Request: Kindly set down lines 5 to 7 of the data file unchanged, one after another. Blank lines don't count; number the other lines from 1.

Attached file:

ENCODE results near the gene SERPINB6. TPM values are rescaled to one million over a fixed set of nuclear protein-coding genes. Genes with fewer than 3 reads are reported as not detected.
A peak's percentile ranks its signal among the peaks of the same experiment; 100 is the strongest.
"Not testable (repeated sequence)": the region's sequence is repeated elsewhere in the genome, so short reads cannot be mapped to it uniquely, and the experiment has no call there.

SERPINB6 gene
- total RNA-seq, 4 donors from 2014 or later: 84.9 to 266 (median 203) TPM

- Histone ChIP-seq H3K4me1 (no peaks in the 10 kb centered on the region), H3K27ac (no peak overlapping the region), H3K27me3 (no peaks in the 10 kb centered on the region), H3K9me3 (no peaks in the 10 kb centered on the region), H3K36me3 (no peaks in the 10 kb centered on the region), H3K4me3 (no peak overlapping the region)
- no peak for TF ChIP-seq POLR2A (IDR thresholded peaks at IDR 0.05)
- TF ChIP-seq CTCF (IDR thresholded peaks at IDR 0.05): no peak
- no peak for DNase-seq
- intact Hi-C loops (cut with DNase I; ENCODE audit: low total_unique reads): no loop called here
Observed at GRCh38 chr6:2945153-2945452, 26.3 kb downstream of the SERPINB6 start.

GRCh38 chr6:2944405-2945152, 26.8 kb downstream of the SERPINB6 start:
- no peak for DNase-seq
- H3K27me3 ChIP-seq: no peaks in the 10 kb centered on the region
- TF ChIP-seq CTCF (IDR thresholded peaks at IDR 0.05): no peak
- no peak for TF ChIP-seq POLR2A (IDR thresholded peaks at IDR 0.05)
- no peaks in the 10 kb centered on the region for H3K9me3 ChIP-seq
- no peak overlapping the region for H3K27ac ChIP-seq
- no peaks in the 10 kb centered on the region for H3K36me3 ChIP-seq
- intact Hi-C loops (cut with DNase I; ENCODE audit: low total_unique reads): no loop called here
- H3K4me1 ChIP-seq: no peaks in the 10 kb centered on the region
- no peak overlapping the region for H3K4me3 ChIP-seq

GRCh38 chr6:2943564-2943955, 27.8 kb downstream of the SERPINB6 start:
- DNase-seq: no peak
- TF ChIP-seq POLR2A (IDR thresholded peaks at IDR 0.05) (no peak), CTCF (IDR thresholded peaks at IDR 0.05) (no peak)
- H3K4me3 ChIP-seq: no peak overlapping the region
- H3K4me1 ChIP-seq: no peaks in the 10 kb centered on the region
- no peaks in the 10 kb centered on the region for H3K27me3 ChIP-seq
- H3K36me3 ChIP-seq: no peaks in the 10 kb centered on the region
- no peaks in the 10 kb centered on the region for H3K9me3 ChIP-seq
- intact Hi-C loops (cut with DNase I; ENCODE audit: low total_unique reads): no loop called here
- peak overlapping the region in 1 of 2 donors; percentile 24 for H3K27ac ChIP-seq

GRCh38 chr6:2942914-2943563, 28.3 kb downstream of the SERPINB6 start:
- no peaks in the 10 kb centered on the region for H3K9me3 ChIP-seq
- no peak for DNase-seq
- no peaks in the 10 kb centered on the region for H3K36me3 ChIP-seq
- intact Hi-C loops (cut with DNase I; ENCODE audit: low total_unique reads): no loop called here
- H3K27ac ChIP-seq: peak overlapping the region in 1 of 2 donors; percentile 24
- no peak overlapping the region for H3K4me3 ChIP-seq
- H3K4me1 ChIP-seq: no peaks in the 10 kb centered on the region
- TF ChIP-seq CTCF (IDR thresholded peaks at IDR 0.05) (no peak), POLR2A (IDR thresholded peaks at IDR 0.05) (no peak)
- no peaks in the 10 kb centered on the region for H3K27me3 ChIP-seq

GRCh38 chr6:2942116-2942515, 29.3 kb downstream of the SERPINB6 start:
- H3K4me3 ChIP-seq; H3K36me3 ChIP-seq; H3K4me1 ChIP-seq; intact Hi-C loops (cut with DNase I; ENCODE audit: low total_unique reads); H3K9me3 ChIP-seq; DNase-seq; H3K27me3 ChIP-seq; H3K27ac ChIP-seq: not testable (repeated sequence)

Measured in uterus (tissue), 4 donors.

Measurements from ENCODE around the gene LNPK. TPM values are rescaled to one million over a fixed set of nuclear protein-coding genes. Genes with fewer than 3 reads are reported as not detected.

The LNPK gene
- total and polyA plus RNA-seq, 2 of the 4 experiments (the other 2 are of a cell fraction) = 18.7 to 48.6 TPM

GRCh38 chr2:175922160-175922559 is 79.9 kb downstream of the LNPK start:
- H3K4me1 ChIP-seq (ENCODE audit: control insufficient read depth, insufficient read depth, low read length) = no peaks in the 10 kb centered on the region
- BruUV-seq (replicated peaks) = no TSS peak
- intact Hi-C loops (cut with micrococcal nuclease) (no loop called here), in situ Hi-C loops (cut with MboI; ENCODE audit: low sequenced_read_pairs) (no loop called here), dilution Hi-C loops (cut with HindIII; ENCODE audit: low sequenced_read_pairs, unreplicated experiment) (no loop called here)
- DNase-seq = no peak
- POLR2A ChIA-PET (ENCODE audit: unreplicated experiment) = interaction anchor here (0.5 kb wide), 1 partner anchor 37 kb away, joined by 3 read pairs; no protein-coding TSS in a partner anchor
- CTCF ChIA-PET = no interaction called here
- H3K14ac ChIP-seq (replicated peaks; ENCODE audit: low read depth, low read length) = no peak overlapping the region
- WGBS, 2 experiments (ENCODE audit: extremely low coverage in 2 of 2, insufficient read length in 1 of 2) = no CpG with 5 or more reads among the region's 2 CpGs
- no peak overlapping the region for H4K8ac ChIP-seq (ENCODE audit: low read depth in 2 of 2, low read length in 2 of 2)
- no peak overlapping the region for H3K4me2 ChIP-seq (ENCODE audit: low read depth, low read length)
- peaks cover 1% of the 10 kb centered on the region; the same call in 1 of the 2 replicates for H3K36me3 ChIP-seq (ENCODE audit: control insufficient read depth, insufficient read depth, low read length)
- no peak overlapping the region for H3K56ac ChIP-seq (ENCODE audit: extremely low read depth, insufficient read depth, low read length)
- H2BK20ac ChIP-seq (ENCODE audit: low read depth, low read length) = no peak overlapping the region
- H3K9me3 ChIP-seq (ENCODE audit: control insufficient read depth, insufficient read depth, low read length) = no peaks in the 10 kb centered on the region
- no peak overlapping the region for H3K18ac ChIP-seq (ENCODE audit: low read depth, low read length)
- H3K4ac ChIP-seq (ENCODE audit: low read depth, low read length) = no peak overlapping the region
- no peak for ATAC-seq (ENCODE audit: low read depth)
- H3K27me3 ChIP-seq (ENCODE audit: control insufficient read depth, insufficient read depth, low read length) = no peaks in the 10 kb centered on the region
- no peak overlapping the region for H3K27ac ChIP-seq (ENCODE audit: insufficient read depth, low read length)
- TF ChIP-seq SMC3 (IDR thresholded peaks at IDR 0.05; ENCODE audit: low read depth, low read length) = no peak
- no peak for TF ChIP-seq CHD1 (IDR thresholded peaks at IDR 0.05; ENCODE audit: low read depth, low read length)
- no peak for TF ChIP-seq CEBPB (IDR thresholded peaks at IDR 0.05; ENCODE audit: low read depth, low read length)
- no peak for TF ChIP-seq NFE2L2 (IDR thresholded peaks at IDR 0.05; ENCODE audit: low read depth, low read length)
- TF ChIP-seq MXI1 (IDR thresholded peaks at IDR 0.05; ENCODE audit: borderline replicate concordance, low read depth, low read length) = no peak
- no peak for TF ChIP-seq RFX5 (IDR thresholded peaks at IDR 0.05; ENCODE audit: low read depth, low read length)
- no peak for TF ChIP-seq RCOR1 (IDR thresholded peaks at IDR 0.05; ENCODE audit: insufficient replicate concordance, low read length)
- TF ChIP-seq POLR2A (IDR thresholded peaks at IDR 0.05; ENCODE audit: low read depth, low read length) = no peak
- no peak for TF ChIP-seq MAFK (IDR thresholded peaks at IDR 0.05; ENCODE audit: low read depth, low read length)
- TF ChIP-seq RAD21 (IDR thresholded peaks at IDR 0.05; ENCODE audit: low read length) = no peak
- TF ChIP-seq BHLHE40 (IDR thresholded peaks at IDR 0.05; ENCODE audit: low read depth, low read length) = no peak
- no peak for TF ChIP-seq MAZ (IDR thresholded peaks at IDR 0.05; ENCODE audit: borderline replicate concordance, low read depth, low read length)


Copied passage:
- total RNA-seq, 4 donors from 2014 or later: 84.9 to 266 (median 203) TPM

- Histone ChIP-seq H3K4me1 (no peaks in the 10 kb centered on the region), H3K27ac (no peak overlapping the region), H3K27me3 (no peaks in the 10 kb centered on the region), H3K9me3 (no peaks in the 10 kb centered on the region), H3K36me3 (no peaks in the 10 kb centered on the region), H3K4me3 (no peak overlapping the region)
- no peak for TF ChIP-seq POLR2A (IDR thresholded peaks at IDR 0.05)